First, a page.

The ‘Francis effect’ – separating the myth from the reality

Pope Francis has had a revolutionary impact on Catholic life, and there are some important differences between him and his predecessors. But I think that the popular media narrative misrepresents the contrast.

Pope Francis doesn't have a monopoly on firsts. Photo: CNS
Pope Francis doesn’t have a monopoly on firsts. Photo: CNS

For example, Francis wears black shoes, which the media judges to be more humble than Benedict’s red shoes — but mention is seldom made of John Paul’s brown shoes. That ruins the narrative I guess.

Or consider the AP’s breathless report on Francis’ first overseas trip: “Keeping to his example that the Catholic Church must be humble, Francis carried his own black hand luggage. He even kept holding it with his left hand while he used his right to shake hands with some of the VIPs who turned out to wish him well and while he climbed the stairs to the jet’s entrance.”

If you cringe at that sort of coverage, you’re in good company. The Holy Father himself is embarrassed: “I have always taken a bag with me when travelling — it’s normal. But we must be normal … I don’t know … what you say is a bit strange for me, that the photograph went all over the world. But we must get used to being normal. The normality of life.”

Perhaps more understandably, journalists misinterpreted the pope’s decision to live in the Domus Sanctæ Marthæ. It was not, as widely reported, a prophetic gesture against the lavish living of previous popes.

Francis explains: “The papal apartment in the Apostolic Palace is not luxurious. It is old, tastefully decorated and large, but not luxurious. But in the end it is like an inverted funnel. It is big and spacious, but the entrance is really tight. People can come only in dribs and drabs, and I cannot live without people. I need to live my life with others.”

There’s no denying Pope Francis is a man of humility and asceticism. It’s just that his predecessors were, too.

Nor does Francis have a monopoly on innovative firsts.

Benedict XVI was the first pope to grant print and TV interviews. John Paul II was the first pope to visit his parishes, and the first pope to sneak out of the Vatican. John Paul I was the first pope to refuse coronation, and Paul VI was the first pope to simplify the Habemus Papam appearance on the loggia. John XXIII was the first pope named TIME’s Man of the Year, and you have to cast back to Pius X to locate the first — and in fact only — pope who delivered weekly Sunday homilies.

I could go on, but the point is made. Ours are radically changing times, and every modern pope has broken precedent. But there’s one point of contrast, very significant in the life of the Church, which is overlooked in most reports of ‘the Francis effect.’

Personnel in the Catholic Establishment are heeding the pope.

That’s more ground-breaking than you might realise.

A priest I know speaks of the newfound hope he has experienced since the election of Francis. It underlines how downcast he felt previously. “Francis,” he says, “is a breath of fresh air.” He contrasts the vitality and joy of Francis with what he perceives as the defensiveness and shrillness of his predecessors.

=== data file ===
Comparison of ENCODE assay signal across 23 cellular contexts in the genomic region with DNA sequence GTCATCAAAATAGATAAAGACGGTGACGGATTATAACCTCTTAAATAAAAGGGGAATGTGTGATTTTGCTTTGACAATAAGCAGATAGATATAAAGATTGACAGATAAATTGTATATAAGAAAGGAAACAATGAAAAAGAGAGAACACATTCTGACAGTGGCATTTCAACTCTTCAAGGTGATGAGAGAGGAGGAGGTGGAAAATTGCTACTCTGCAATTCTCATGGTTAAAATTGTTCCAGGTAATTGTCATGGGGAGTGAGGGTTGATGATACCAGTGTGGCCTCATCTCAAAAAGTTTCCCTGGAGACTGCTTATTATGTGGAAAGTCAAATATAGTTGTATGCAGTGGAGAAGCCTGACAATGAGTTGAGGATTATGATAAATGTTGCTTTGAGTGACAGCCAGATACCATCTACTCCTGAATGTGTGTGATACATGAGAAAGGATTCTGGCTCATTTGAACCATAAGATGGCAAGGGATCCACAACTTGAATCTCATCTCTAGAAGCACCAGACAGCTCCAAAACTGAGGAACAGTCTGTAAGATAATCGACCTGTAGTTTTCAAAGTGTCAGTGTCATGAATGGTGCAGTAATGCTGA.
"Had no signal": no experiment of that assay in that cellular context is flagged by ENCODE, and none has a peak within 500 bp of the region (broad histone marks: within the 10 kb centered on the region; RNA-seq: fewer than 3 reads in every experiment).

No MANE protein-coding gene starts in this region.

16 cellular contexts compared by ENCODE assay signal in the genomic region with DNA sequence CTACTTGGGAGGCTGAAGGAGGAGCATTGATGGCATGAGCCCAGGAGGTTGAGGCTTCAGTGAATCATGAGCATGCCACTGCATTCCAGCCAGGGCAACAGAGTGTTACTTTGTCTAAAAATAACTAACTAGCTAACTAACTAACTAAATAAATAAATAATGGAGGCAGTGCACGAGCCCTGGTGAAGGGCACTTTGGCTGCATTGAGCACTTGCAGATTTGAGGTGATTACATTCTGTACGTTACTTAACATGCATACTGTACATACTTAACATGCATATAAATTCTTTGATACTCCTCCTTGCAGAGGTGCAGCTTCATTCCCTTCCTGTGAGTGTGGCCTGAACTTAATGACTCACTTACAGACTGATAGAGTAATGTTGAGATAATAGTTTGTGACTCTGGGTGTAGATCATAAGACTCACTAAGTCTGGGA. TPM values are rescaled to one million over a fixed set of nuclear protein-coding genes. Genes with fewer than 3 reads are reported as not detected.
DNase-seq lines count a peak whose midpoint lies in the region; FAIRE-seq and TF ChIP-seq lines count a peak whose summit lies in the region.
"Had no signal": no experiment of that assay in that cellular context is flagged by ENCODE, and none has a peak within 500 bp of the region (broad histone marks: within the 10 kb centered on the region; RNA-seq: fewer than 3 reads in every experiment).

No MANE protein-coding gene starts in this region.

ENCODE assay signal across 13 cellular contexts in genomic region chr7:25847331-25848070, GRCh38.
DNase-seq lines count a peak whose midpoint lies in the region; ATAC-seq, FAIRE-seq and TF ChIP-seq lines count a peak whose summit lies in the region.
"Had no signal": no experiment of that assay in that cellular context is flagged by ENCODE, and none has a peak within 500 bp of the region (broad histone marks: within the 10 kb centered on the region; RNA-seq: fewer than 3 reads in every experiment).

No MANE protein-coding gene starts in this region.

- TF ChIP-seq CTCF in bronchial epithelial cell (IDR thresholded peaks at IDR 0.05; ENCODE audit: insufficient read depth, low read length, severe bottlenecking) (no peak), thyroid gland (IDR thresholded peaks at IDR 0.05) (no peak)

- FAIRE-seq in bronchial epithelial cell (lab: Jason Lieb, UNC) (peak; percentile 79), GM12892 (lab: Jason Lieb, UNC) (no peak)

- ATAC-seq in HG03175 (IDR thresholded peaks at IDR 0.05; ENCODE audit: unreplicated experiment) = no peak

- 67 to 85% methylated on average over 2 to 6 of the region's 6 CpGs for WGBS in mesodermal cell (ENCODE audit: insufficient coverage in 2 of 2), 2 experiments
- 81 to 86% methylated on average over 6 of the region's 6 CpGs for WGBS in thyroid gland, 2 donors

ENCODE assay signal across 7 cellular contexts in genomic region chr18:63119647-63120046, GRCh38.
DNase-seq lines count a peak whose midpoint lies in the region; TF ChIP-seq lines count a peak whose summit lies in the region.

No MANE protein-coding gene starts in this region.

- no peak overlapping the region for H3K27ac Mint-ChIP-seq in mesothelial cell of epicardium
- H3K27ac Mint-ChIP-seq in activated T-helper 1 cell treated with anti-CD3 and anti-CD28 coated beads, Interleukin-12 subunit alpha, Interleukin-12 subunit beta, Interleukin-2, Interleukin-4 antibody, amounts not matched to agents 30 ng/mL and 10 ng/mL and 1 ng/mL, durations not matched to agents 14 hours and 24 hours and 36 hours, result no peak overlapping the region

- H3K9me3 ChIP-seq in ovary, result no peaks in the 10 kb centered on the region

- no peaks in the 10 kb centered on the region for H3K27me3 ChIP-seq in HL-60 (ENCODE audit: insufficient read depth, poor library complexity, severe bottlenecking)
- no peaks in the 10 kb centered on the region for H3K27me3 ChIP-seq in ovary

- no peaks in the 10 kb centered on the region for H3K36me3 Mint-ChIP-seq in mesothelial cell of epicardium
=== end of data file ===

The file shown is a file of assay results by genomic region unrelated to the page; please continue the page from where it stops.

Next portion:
He has read Evangelii Gaudium several times (no mean feat!), and plumbed its depths. But because he is humble, he readily admits that on several occasions, he has underlined a phrase that moves him, referred to the footnote, and been startled by the realisation that Francis is quoting Benedict or John Paul, from documents he never read.

At ‘mainstream’ gatherings of church personnel and clergy, Francis is frequently quoted, and his example repeatedly lauded. I don’t recall Benedict receiving comparable treatment when he was pope.

These observations are only anecdotal, but I think they point to a phenomenon that may resonate with others. A large number of self-styled ‘Vatican II Catholics’, who had basically ignored John Paul II and Benedict, are presently energised and nourished by Francis’ teaching and example.

I myself number among ‘the JP2 generation,’ and admire the Polish pope as a giant among men. I wept at his death, and I rejoiced at his canonisation. I esteem Benedict as one of the greatest theologians ever elected to the papacy, and I imagine he’ll one day be named a Doctor of the Church.

Hence I cannot pretend to understand the despondency of my elders; the ‘Vatican II generation’. I certainly don’t mean to be condescending — and if anyone feel patronised, please accept my apologies. All I know — and this I’ve gleaned from many years listening to seminary professors who exalt the council — is that great energy and excitement was stirred in the 1960s, and it has ebbed ever since.

Pope Francis, it seems to me, has revived some of that spirit, and in so doing motivated a generation of Catholics to heed, as if for the first time, the popes of their lifetime.

This is not a criticism. Far from it. Peter is our rock; our shepherd; our Holy Father. Catholics heeding Peter – thoughtfully and critically, not slavishly – is always cause to celebrate.

This is one ‘Francis effect’ I can believe in.